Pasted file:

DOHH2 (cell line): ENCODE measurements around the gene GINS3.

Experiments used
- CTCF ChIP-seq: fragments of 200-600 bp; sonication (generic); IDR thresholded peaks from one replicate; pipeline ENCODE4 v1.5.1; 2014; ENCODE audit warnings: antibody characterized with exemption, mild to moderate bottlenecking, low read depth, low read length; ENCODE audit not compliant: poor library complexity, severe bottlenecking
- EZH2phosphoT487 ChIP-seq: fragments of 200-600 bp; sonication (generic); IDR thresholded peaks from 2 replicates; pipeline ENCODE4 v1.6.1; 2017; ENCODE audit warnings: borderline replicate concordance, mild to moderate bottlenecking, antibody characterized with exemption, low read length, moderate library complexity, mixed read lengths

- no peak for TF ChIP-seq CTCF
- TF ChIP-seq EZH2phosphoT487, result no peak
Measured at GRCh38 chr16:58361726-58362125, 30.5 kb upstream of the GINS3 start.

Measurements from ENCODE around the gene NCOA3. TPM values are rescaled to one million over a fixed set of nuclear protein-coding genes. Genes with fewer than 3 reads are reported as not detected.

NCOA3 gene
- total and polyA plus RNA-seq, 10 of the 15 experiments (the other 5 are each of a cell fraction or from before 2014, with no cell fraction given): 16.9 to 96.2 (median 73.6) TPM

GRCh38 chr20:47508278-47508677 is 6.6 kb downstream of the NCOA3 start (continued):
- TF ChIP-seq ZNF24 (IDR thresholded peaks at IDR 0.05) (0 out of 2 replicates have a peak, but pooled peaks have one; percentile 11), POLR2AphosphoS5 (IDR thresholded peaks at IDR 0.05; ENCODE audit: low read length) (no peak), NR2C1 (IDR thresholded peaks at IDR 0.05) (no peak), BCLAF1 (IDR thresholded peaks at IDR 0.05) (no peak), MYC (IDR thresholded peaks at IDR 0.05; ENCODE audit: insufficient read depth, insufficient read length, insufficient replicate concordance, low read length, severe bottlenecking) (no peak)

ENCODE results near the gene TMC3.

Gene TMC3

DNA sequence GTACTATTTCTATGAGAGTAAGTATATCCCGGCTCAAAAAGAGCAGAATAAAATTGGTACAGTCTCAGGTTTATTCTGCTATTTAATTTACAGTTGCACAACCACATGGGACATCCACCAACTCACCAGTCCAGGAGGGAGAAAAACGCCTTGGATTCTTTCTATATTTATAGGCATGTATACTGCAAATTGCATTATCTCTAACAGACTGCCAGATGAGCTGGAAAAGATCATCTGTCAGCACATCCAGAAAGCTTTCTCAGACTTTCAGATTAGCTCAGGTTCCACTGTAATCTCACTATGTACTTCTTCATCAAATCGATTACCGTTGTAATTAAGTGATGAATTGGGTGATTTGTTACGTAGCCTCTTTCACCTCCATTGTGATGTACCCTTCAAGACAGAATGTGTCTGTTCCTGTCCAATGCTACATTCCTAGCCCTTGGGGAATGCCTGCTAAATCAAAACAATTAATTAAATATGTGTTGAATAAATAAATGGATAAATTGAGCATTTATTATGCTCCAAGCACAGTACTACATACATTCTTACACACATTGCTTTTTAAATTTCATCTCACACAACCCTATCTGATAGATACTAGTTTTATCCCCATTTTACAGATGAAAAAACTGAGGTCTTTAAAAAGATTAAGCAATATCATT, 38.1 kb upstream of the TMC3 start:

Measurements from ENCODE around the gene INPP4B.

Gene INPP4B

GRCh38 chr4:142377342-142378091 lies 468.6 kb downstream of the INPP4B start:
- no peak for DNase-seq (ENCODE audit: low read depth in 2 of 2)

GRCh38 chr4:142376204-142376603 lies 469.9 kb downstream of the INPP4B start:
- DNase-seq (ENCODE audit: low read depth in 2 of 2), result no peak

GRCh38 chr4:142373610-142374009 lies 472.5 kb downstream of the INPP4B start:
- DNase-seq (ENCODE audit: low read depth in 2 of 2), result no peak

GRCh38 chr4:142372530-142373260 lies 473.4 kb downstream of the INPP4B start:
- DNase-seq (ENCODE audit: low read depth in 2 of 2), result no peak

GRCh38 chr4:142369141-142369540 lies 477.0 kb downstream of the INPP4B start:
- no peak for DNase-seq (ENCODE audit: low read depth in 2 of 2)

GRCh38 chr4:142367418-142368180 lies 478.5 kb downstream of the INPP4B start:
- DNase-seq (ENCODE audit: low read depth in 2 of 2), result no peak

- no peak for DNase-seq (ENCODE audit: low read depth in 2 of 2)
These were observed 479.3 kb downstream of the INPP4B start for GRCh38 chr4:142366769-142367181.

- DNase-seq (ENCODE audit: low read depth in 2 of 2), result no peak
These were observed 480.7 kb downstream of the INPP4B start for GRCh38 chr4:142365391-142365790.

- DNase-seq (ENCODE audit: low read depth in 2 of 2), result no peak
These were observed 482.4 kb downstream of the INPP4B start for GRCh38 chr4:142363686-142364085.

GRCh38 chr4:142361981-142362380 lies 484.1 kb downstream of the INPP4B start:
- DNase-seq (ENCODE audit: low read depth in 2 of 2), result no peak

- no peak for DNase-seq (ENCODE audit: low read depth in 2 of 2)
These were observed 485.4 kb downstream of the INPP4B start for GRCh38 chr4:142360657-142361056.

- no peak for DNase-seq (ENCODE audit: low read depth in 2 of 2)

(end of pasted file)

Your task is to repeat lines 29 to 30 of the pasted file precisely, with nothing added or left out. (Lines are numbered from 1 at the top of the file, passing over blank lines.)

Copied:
- DNase-seq (ENCODE audit: low read depth in 2 of 2), result no peak

- no peak for DNase-seq (ENCODE audit: low read depth in 2 of 2)